An unusual combination of lighting and matte methods is developed for Alien Resurrection.
Though visual effects cinema tographer Rick Fichter is an industry veteran of nearly 20 years, his name is not instantly recognizable, even to diehard effects aficionados. That's because he often uses pseudonyms the names of friends and family to avoid "the egoism of Hollywood." Fichter first assisted on The Empire Strikes Back's breakthrough miniature photography, shot effects for The Right Stuff and RoboCop, and became a director of visual effects photography on Top Gun. And despite having won an Emmy for his work on Ewoks 2 and a British Academy Award for Honey, I Shrunk The Kids, the effects cameraman continues to shoot semi-anonymously. On Alien Resurrection, Fichter credits himself under the names of his parents "Big Harry" and "Little Mary Fichter." The double billing is ironically apropos: the enormous workload entailed by this futuristic film had the cinematographer wishing that he could clone himself.
Having photographed models and puppets for Alien3, Fichter nearly turned down Alien Resurrection due to misgivings about the possibility of creative repetition. "When they called me about the job, I thought, 'Do I want to do another one?' But I really wanted to work with the people who were involved, such as producer Bill Badalato [Top Gun], and visual effects producer Susan Zwerman. And when [director of photography] Darius Khondji told me what they were looking for, I got rather excited. I've worked with a lot of top-notch cameramen, but Darius is probably the best."
Khondji encouraged Fichter to take a lighting approach that the effects cinematographer had long wanted to try: "Darius described deep space as this absence of light, and yet, there's also this absolute 'God-like' light a directionless and non-existent light. Years ago, I was working on another picture and the filmmakers had described that, but when we started to go in that direction, they got very frightened and backed off. But Darius kept talking about this God-light look. We both knew what we were talking about, although it was difficult to describe."
Despite a theoretical understanding, Fichter didn't know how to achieve this ethereal illumination, especially considering the unique characteristics of Alien Resurrection's miniature spacecraft. Both the Betty (a small, light-colored, mosquito-like ship)and the Auriga (a dark, brooding, cigar-shaped space station) had highly detailed surfaces which kicked light right back to its source. Fichter concedes that "from the standpoint of physics, those complicated, shiny surfaces made it almost impossible to create the very diffused lighting we wanted. [To solve the problem], we built these very large fluorescent banks which we felt would be a very soft, omnidirectional lighting source. But while they came in very handy with much of the miniature work, these banks weren't the answer.
"I then tried a trick I learned years ago in my commercial work. When lighting jewelry, we would build a black fabric tent out from the lens and then bathe the jewelry with this omnidirectional lighting, which made it look very full-bodied. But when we experimented with that approach on our Alien models, the directionality made the surfaces kick and gave them this very high-key look, which was exactly the opposite of what we were looking for.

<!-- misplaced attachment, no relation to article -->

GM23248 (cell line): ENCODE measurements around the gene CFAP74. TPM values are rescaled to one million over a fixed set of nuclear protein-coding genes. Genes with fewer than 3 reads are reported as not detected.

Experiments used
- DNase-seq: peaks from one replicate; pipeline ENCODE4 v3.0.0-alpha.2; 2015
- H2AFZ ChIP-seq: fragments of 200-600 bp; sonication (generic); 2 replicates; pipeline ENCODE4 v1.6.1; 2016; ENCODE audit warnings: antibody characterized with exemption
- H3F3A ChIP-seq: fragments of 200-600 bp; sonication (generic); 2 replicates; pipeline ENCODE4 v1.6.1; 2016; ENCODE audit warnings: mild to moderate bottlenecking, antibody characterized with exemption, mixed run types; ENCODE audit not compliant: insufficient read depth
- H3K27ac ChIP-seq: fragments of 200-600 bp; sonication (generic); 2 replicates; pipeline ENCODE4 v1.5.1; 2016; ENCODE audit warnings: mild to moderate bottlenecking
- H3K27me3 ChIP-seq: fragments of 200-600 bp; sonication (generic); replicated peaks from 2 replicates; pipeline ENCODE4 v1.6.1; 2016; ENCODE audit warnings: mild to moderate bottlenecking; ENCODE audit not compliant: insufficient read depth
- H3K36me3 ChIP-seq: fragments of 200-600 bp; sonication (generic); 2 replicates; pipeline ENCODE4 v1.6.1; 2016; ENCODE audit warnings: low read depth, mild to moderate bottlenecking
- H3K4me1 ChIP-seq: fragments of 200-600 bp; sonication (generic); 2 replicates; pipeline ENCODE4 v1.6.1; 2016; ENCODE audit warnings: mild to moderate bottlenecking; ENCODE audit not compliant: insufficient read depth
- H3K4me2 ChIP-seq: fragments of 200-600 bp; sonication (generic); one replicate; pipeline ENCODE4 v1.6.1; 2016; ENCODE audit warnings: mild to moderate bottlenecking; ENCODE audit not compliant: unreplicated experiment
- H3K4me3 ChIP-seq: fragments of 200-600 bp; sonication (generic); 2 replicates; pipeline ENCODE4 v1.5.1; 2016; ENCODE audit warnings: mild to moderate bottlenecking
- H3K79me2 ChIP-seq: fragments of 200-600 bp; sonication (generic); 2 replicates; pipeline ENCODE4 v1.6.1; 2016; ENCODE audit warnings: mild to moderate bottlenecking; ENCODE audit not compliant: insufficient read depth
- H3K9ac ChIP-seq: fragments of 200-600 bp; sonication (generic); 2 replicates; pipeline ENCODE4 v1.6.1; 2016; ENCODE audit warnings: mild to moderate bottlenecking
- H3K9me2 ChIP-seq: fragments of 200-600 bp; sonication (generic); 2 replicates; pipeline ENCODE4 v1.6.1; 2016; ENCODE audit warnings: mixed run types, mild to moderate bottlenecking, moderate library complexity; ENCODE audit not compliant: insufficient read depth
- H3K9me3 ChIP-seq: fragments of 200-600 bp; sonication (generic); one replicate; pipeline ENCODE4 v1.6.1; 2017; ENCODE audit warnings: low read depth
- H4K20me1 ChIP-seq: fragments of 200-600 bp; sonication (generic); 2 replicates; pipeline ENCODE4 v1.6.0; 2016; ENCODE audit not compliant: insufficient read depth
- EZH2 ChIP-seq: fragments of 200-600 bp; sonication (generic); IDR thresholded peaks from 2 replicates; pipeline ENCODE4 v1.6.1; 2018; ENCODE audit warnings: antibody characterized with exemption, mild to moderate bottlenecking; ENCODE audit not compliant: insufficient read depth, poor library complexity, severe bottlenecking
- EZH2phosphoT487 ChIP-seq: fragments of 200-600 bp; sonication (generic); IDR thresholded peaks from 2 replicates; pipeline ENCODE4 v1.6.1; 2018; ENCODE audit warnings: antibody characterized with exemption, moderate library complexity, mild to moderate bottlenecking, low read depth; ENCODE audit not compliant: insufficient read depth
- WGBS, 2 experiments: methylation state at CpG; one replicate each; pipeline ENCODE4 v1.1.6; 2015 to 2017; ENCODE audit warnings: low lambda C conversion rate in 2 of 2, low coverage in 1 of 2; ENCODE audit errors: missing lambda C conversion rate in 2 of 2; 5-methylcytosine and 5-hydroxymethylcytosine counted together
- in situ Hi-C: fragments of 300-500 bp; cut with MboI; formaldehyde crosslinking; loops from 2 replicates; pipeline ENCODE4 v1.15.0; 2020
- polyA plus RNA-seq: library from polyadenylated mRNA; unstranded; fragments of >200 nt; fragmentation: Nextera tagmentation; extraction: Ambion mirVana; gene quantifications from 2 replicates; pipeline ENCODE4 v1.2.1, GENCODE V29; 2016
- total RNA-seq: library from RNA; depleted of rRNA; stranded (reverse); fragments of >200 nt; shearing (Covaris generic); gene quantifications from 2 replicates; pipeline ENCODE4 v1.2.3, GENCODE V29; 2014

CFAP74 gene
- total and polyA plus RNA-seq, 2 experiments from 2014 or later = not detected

"I did a test early on to show Darius and director Jean-Pierre Jeunet that the model surfaces were not conducive to our lighting approach. Meanwhile, everyone was saying, 'We need to get shots in the can.' But Darius was very supportive and kept pushing them to give me some time to figure out how we were going to light this."
Fichter's solution to the lighting problem occurred purely by accident. He recalls, "A grip carrying a piece of black foamcore walked in front of this very powerful light and I saw the light we were talking about. Negative sources are nothing new and have been used to take light away and cancel out certain types of light, but this was different.There is light in deep space, but it's negative light and everything out there is black. Here we had a very powerful light bouncing off a black surface, which had the quality of being there without 'being' there. We tried throwing black silks in front of our lights, but found that the effect only worked when white light was bounced into a reflective black surface."
But Fichter's negative-lighting approach also produced a unique and paradoxical challenge: how to bounce sufficient illumination off a black surface that was also absorbing a large amount of light. The simple answer was to use very large fixtures. The cameraman explains, "In miniature photography, we normally use small lights to work with the scale of the miniatures. But here we were using 20Ks and Maxi-Brutes in order to get enough bounce, and we had a lot of problems with the heat created by all of these huge lamps inside the black tent that covered the shooting stage."
A secondary dilemma was finding a bounce material that could create the proper effect yet withstand the intense heat. After considering several bounce materials, one of which involved anodized pieces of aluminum, Fichter finally hit upon a novel and cost-effective solution: "We eventually made 20' x 12' x 6' surfaces covered with Black Wrap, then pounded our lights into that."
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